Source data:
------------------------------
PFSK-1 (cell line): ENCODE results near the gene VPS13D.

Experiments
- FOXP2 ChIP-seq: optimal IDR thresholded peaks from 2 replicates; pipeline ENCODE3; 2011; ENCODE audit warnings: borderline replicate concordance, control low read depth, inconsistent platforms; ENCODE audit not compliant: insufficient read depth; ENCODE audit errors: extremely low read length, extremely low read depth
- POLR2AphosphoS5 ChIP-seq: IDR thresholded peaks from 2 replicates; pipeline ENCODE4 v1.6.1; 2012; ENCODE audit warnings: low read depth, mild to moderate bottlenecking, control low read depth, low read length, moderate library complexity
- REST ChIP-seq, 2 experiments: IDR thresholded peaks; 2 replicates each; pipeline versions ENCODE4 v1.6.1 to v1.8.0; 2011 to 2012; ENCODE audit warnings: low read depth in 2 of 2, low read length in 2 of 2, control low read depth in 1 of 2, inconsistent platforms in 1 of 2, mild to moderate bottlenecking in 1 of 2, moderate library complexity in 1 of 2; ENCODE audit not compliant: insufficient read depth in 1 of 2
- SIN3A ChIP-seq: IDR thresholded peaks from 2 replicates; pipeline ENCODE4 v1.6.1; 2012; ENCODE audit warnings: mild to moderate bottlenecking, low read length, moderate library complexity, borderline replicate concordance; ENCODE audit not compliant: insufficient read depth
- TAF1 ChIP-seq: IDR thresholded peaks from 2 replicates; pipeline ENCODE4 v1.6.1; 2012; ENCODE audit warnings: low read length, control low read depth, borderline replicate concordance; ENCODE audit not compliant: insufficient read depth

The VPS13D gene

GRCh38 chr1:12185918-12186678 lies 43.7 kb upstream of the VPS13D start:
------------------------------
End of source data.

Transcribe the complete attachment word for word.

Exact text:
PFSK-1 (cell line): ENCODE results near the gene VPS13D.

Experiments
- FOXP2 ChIP-seq: optimal IDR thresholded peaks from 2 replicates; pipeline ENCODE3; 2011; ENCODE audit warnings: borderline replicate concordance, control low read depth, inconsistent platforms; ENCODE audit not compliant: insufficient read depth; ENCODE audit errors: extremely low read length, extremely low read depth
- POLR2AphosphoS5 ChIP-seq: IDR thresholded peaks from 2 replicates; pipeline ENCODE4 v1.6.1; 2012; ENCODE audit warnings: low read depth, mild to moderate bottlenecking, control low read depth, low read length, moderate library complexity
- REST ChIP-seq, 2 experiments: IDR thresholded peaks; 2 replicates each; pipeline versions ENCODE4 v1.6.1 to v1.8.0; 2011 to 2012; ENCODE audit warnings: low read depth in 2 of 2, low read length in 2 of 2, control low read depth in 1 of 2, inconsistent platforms in 1 of 2, mild to moderate bottlenecking in 1 of 2, moderate library complexity in 1 of 2; ENCODE audit not compliant: insufficient read depth in 1 of 2
- SIN3A ChIP-seq: IDR thresholded peaks from 2 replicates; pipeline ENCODE4 v1.6.1; 2012; ENCODE audit warnings: mild to moderate bottlenecking, low read length, moderate library complexity, borderline replicate concordance; ENCODE audit not compliant: insufficient read depth
- TAF1 ChIP-seq: IDR thresholded peaks from 2 replicates; pipeline ENCODE4 v1.6.1; 2012; ENCODE audit warnings: low read length, control low read depth, borderline replicate concordance; ENCODE audit not compliant: insufficient read depth

The VPS13D gene

GRCh38 chr1:12185918-12186678 lies 43.7 kb upstream of the VPS13D start: